Greg Dillon, founder of online blog Greatdrams, says: “America has had a challenging time when it comes to innovation due to various things, from Prohibition to the temperance movement. But take New York for exam- ple – even in 2008 a distilling license would have cost around $16,000 annu- ally. Not too much when you factor in returns from selling spirit, but with equipment, the cost of NYC real estate and business rates, that really was prohibitive.”

According to Dillon, the introduction in New York State of the Farm Distillery License a few years ago has allowed small distilling brands in New York to pop up. Although the licence states that a maximum of 100,000 gallons per annum can be produced, and 75% locally grown NY farm produce must be used within the production process, it will help smaller categories such as American single malts grow.

Dillon adds: “The licence was put in place to facilitate and encourage the exploration of creativity.” A three-year licence costs $384. Dillon says: “This is a signi cant reduction in costs that had kept cra distillers from starting up operations for 75 years, and is why New York is one of the top states for cra spirit production.” Dillon says he believes 15 of NYC’s small distilleries came about on the back of this newly created licence.

Seventh-generation Beam fam- ily member Steve Beam, who now runs Limestone Branch Distillery in Kentucky, has seen signi cant changes to the American whiskey industry throughout his career.

“When I started there were fewer than 200 small distilleries around the coun- try and now there are more than 1,800,” says Beam. “I’m hoping everyone set- tles in to what suits their surround- ing environment and I see single malts doing really well in the Paci c Northwest, where there are cool, even temperatures. Speci c spirits do well in certain climates. When it comes to American single malts, a lot has to do with the economy too, because corn is so much cheaper in America than malt. It’s about a third of the price.”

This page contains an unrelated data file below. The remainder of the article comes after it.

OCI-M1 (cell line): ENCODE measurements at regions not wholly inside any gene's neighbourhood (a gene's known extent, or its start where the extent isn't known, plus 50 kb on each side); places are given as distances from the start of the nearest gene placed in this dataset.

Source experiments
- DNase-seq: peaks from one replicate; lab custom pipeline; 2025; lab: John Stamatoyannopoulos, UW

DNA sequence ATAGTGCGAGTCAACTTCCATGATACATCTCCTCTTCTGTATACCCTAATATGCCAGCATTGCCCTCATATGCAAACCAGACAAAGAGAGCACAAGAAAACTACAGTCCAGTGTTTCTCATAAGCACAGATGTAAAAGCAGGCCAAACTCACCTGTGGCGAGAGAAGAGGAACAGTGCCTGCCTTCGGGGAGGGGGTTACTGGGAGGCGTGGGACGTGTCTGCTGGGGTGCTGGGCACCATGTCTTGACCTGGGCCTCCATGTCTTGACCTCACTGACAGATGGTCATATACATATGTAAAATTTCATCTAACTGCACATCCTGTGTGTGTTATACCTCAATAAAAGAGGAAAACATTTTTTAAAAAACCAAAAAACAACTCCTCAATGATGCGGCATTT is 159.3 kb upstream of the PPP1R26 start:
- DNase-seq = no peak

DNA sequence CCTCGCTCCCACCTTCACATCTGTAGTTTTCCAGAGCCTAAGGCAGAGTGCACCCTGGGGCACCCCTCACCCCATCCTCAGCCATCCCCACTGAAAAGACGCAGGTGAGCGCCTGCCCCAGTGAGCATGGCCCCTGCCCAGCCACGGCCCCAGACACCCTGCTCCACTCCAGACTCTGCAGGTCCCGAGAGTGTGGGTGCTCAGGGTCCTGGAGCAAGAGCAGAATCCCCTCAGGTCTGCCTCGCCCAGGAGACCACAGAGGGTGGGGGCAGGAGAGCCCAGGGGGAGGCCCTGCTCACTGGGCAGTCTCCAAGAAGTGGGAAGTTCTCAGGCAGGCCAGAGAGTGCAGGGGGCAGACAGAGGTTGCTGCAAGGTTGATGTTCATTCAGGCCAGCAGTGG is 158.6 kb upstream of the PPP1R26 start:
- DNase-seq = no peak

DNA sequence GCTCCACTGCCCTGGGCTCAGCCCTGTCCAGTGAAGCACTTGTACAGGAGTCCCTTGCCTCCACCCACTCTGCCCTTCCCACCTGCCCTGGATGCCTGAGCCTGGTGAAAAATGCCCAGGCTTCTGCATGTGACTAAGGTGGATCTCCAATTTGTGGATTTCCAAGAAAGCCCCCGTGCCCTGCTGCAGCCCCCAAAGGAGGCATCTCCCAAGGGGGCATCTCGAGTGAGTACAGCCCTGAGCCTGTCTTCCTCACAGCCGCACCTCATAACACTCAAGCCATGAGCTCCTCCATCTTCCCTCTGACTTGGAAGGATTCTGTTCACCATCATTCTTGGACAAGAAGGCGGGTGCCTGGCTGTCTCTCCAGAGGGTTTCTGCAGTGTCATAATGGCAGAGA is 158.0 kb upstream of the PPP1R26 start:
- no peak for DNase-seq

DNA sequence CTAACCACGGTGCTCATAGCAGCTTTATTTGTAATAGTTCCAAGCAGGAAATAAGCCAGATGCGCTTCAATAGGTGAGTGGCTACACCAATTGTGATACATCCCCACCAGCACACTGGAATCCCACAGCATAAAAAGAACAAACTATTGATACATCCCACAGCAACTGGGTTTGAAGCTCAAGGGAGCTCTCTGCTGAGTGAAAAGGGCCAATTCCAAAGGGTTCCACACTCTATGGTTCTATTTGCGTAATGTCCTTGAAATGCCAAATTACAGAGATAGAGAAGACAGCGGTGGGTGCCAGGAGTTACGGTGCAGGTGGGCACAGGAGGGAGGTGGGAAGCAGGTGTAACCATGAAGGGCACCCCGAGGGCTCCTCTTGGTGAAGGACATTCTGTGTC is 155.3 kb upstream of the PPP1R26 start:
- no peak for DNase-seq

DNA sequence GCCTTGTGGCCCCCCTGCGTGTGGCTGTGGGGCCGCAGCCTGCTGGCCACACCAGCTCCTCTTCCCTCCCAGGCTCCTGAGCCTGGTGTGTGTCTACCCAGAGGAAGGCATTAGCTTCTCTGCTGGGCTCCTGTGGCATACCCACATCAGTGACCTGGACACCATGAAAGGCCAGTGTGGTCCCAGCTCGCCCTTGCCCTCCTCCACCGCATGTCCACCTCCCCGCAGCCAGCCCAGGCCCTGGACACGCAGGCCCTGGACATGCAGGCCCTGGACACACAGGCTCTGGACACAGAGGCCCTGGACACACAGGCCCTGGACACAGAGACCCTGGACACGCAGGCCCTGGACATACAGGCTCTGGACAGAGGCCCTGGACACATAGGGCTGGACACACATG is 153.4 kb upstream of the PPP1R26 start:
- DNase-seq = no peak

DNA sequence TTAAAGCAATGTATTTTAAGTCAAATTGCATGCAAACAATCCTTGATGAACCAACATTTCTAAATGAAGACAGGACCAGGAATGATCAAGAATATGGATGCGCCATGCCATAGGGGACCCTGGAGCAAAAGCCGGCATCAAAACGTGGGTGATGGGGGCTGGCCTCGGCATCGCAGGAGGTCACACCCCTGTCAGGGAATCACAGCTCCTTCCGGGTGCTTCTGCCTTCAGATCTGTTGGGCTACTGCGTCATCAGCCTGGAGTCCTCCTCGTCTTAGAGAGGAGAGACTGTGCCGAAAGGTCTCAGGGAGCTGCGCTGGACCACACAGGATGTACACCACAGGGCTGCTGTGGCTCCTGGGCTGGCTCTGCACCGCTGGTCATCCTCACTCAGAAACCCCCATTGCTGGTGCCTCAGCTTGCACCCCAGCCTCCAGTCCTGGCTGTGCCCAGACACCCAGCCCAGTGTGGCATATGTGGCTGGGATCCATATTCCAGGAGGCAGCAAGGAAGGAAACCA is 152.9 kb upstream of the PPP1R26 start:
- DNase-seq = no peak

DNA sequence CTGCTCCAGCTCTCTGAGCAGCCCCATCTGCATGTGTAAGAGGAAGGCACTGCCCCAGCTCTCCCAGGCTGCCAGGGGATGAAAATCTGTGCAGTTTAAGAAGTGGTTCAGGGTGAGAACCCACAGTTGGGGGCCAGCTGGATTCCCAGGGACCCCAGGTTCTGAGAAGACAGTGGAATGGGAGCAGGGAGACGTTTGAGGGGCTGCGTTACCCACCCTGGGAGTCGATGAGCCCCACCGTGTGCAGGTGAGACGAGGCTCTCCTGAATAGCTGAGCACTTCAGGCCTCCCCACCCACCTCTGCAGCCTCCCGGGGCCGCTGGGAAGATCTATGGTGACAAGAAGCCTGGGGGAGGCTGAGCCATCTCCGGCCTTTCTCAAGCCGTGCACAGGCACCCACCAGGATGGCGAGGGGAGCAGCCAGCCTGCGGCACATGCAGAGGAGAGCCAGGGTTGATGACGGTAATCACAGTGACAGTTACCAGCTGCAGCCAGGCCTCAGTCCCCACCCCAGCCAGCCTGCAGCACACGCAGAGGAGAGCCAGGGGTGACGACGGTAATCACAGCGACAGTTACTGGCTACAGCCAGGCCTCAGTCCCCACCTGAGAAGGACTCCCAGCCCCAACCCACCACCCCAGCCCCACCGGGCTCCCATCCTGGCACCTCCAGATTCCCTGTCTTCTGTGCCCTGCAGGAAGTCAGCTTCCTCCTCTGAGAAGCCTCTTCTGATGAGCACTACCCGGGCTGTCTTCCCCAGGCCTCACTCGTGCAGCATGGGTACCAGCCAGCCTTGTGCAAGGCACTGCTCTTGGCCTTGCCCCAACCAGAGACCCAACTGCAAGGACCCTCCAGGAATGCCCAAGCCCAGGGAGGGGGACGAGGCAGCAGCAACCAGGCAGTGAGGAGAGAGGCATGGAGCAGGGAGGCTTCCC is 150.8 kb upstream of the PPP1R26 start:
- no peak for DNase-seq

According to Jack Daniel’s assistant master distiller Chris Fletcher, more experimentation needs to be done when it comes to innovation in barley- based whiskeys because of the lower avour intensity.

Fletcher says: “Barley, in my opinion, looking at the avour contribution, is less impactful than corn or rye. Corn brings a lot of sweetness and rye pro- vides spice, while barely is more of a toasted-biscuit mouthfeel. You don’t get a lot of avour from barley itself.

“If you look at great scotch whiskies, a lot of them are adding peat or sherry casks to build on the barley avour. I think, as American-based malt whis- keys continue to grow, it’s going to be interesting to see how the distillers of the US build on the malt avour the way a traditional scotch distiller would.”


As attractive as unlimited innova- tion sounds to a young, free category, there needs to be a balance enforced between no rules at all and over restric- tion in order to create an innovative category with international quality assurance.

Dillon says: “The American single malt category does need more de ni- tion in order to compete at the same level of quality and consumer percep- tion on the international stage as com- petitors such as scotch whisky and Irish whiskey.

“You have to remember that, as one of the younger strands within wider whisk(e)y, it will take time to get to a place where American single malt is the darling of the masses instead of the treasure of American whiskey geeks and alpha consumers.

“I sincerely hope [American single malts] does prompt more nations to create single malt expressions and to experiment with new ways of doing things in order to expand their nation’s whisky o ering.

“But, like everything, they must do so according to global traditions and seek the highest quality output possi- ble in order to maintain the reputation of their product, their brand and what might become their national spirit.”

It is an exciting and crucial time for American single malts. Once the ASMWC gets its Standard of Identity approved, then and only then can it really start to be recognised as a com- petitive category.

But if single malt scotch, among others, fails to make room for innova- tion, the new laws sketched out by the ASMWC could take it to a new level within the global whisk(e)y industry. Then cowboy boots and single malts might be more linked.